“Race Fuel” – Myth and Facts

Started on 27.09.2017

Mystic powers are often attributed to the fuel in the current Formula One. Although the regulations stipulate “petrol station gasoline Super Plus”, the permitted additives from the mineral companies are precisely tailored to the engines of their customers and thus have a significant upgrade in the performance of the Formula 1 engines.

The regulations allow only a maximum fuel quantity of 105 kg per race and a maximum flow rate of 100 kg per hour. This considerably limits the use of additives.

However, “free” fuel mixtures with a high proportion of alcohol, such as it is used on “quarter-mile” races or speedway and sand track races, can lead to considerable increases in performance. Ethanol and methanol are added to the gasoline with a proportion of up to 80%. The oxygen atoms bound in the molecules of the two alcohols cannot be released during combustion and thus do not act as a chemical compressor.

In contrast, nitromethane has free oxygen atoms that act as a chemical compressor. Nitromethane is only added in very small quantities (max. 15%), is very expensive, is subject to the laws of explosives liquids and leads to extreme loads on the engine components.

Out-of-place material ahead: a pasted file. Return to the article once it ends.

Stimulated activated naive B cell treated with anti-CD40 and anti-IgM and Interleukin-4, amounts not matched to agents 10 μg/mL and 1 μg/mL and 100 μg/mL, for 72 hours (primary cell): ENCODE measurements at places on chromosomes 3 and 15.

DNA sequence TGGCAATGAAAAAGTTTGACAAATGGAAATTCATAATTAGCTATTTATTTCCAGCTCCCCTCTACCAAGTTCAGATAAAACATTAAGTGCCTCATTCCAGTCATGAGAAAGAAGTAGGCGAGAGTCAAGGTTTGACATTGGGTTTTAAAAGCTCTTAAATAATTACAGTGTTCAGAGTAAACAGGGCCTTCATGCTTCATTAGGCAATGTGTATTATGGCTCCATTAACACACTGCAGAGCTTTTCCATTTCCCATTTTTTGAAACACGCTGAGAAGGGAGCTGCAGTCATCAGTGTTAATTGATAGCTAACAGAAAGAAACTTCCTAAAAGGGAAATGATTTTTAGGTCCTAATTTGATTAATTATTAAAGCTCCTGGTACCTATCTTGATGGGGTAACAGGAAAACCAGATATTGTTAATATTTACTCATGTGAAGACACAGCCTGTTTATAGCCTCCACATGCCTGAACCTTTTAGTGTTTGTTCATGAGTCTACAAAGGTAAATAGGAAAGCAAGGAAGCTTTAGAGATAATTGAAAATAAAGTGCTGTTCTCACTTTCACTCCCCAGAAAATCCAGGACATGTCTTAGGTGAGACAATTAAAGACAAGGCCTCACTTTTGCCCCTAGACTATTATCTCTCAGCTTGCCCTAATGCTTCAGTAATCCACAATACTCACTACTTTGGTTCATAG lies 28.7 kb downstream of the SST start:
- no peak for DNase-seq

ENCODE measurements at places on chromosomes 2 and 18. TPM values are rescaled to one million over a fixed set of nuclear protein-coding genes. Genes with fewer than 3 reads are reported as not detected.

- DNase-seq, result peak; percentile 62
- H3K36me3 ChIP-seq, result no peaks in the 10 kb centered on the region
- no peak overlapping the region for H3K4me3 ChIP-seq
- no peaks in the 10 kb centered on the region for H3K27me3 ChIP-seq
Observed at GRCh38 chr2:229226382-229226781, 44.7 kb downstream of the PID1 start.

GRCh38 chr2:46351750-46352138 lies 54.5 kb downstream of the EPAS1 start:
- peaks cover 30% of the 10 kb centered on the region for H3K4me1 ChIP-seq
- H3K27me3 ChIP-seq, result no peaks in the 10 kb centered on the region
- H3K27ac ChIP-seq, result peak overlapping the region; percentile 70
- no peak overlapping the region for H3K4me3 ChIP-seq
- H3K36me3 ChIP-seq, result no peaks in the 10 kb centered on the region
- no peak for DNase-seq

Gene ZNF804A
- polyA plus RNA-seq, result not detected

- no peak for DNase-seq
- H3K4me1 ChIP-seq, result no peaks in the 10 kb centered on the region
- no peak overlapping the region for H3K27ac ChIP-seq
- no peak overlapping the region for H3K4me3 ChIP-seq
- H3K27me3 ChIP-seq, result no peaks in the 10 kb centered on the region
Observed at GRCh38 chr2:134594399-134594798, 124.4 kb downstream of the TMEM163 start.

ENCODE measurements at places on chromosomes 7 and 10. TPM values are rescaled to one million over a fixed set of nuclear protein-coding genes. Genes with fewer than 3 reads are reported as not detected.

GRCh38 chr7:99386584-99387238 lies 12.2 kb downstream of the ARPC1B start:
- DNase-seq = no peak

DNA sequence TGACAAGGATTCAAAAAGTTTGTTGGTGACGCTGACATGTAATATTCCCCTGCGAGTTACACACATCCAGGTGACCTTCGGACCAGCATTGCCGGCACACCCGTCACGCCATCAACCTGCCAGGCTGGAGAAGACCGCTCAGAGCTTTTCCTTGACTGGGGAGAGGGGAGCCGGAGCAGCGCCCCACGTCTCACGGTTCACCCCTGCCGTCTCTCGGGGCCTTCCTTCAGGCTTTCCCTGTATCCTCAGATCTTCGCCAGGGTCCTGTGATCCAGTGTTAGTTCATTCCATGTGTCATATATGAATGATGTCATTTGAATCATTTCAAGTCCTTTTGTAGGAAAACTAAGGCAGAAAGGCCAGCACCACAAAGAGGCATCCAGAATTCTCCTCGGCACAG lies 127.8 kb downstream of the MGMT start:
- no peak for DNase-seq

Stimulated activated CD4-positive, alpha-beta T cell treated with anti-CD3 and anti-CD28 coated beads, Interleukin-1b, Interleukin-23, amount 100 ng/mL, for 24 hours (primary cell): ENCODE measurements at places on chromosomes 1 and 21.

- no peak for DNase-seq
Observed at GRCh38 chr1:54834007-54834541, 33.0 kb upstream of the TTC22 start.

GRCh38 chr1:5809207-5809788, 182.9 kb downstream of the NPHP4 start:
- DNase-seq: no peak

However, the advantages of the alcohols as fuel also have some disadvantages:


+ very high octane-rate (up to ROZ 160), which allows an extremely high compression ratio (up to 17: 1),

+ high evaporation heat (or actually “cold”) leads to a high internal cooling of supercharged engines,

+ Reduction of the thermal load on the motor components.


– low calorific value (only about 50% of gasoline) and thus significant additional consumption, which requires considerably larger injectors,

– the optimum mixing ratio drops down to a lambda of approx. 0.5,

– With high proportions alcohol and gasoline tends to “demix”.

SuperPlus: ROZ 103, calorific value 10.200, heat of evaporation approx. 80

Methanol: ROZ 160, calorific value 4.700, heat of evaporation 270

Ethanol: ROZ 150, calorific value 6.400, heat of evaporation 225